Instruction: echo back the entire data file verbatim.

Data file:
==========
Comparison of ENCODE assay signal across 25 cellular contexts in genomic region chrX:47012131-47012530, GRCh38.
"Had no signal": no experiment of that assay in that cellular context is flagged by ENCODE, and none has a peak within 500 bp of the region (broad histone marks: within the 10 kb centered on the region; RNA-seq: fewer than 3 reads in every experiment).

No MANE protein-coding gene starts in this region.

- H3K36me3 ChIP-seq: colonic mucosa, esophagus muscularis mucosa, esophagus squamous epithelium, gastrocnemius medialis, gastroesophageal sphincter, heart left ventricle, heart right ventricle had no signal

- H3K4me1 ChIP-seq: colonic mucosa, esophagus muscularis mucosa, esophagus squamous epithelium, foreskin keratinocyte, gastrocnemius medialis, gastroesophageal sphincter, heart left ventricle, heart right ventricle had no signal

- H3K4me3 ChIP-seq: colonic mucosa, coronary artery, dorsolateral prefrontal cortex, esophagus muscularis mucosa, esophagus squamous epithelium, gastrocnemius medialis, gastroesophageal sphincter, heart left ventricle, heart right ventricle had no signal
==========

Comparison of ENCODE assay signal across 25 cellular contexts in genomic region chrX:47012131-47012530, GRCh38.
"Had no signal": no experiment of that assay in that cellular context is flagged by ENCODE, and none has a peak within 500 bp of the region (broad histone marks: within the 10 kb centered on the region; RNA-seq: fewer than 3 reads in every experiment).

No MANE protein-coding gene starts in this region.

- H3K36me3 ChIP-seq: colonic mucosa, esophagus muscularis mucosa, esophagus squamous epithelium, gastrocnemius medialis, gastroesophageal sphincter, heart left ventricle, heart right ventricle had no signal

- H3K4me1 ChIP-seq: colonic mucosa, esophagus muscularis mucosa, esophagus squamous epithelium, foreskin keratinocyte, gastrocnemius medialis, gastroesophageal sphincter, heart left ventricle, heart right ventricle had no signal

- H3K4me3 ChIP-seq: colonic mucosa, coronary artery, dorsolateral prefrontal cortex, esophagus muscularis mucosa, esophagus squamous epithelium, gastrocnemius medialis, gastroesophageal sphincter, heart left ventricle, heart right ventricle had no signal